This editorial will appear in Tuesday’s print edition.
The Arctic Ocean is believed to hold vast reserves of oil and gas, worth trillions of dollars. But can they be safely extracted and shipped?
Given recent events, experts are increasingly skeptical. The challenges posed by extreme weather and sea conditions of the far north appear – at least for now – to be beyond the abilities of the oil company seeking to drill there.
Two of President Barack Obama’s closest advisers – former Environmental Protection Agency head Carol Browner and John Podesta, who headed the president’s 2009 transition team – are saying they don’t see any way to safely drill for oil in the Arctic. Their concerns are echoed by departing Interior Secretary Ken Salazar as well as a key insurance market, Lloyd’s of London, and the French oil company Total.
The Obama administration has been open to the prospect of Arctic oil drilling, issuing permits to Royal Dutch Shell to explore. Despite investing about $5 billion in preparations for drilling, Shell has encountered problem after problem.
Last summer, the company lost control of one of its two drilling rigs in Alaska’s Aleutian Islands. It came perilously close to shore. More recently, the other rig broke loose of its cables as it was being towed to Seattle and beached on an island in the Gulf of Alaska.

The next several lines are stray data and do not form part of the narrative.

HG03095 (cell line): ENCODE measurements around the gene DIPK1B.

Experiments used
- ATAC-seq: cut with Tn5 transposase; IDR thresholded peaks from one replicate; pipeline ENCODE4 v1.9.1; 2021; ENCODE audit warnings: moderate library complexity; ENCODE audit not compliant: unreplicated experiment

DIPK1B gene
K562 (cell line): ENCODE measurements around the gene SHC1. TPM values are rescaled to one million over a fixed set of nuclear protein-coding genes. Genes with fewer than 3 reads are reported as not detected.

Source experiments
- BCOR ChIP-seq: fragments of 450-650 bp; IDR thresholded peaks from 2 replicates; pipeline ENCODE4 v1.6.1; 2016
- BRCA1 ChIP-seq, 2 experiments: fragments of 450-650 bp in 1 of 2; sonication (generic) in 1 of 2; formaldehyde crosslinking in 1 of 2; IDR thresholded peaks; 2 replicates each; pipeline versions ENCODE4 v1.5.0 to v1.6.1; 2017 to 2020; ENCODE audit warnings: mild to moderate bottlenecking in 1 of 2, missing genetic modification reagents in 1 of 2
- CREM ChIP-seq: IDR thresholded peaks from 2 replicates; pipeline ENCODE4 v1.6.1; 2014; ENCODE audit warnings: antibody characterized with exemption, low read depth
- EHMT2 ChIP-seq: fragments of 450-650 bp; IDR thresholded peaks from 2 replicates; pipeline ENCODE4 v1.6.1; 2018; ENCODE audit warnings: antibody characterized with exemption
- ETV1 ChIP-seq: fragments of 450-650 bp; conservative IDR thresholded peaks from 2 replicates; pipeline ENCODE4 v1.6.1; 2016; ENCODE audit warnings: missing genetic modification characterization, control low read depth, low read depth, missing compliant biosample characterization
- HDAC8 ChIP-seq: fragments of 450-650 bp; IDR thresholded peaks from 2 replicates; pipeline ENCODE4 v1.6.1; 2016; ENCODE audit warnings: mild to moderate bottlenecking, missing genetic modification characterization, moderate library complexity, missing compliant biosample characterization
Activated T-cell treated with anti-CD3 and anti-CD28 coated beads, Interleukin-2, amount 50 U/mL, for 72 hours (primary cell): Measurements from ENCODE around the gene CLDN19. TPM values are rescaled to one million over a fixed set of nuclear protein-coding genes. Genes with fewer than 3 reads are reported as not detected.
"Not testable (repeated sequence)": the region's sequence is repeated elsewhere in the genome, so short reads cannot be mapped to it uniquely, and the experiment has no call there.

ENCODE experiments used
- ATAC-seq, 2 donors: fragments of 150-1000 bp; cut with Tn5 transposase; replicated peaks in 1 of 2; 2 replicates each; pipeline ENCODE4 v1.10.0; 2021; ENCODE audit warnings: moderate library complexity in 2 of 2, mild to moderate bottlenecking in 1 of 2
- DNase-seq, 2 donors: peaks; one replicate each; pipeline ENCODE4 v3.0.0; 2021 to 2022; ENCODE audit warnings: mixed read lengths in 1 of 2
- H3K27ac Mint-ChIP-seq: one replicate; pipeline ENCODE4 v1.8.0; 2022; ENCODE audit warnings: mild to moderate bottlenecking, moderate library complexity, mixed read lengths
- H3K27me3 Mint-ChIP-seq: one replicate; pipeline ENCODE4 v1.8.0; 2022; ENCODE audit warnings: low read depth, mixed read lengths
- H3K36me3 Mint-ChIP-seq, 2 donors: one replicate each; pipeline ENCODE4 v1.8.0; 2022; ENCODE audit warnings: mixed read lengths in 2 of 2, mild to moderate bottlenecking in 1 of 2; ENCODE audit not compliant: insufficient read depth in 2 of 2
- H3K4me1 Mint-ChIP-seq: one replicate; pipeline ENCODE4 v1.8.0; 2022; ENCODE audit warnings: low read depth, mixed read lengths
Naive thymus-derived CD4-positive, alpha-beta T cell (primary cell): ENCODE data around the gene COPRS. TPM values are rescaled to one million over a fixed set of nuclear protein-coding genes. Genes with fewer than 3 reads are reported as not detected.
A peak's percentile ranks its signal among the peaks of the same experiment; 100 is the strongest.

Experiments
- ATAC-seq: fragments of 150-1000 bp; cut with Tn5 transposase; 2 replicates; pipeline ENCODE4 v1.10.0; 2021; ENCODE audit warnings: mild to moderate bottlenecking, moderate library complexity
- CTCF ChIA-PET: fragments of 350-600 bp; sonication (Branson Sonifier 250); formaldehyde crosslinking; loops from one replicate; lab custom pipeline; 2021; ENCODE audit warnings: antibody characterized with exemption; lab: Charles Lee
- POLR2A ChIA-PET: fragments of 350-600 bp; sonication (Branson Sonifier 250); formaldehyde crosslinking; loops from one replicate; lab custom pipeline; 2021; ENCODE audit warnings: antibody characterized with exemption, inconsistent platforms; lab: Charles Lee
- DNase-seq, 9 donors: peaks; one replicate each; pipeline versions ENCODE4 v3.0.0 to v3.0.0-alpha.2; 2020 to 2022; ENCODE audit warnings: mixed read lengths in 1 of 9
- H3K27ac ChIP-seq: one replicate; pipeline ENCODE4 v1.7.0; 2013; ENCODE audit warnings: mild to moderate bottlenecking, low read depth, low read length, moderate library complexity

Luckily no oil was spilled. But if there had been, containment and cleanup would have been a nightmare. Shell’s containment dome – an emergency device to stop a blowout – failed tests in the much calmer waters of Puget Sound. And in assessing the obstacles faced in drilling offshore in the Arctic, the nonpartisan Government Accountability Office found Shell’s plans lacking.
If a spill occurred that was even a fraction of the size of the 2010 Deepwater Horizon disaster in the Gulf of Mexico, responders would be hard-pressed to get to the site due to the lack of roads and ports. There’s no place for hundreds, perhaps thousands of responders to be housed. And little research has been done on how best to clean up spilled oil in the frigid, turbulent waters of the Arctic.
Other oil companies are moving ahead with plans to drill in non-U.S. waters of the Arctic, although France’s Total said it would not due to the risk of disaster and threat to the environment. The administration can’t control what goes on elsewhere, but it must do all it can to protect American waters.
Shell must be able to prove that it can drill safely in a way that protects worker health and the environment. If it can’t adequately respond to a worst-case scenario – such as a blowout in the middle of an Arctic storm – then it’s too great of a risk until more is known about preventing and dealing with a devastating spill.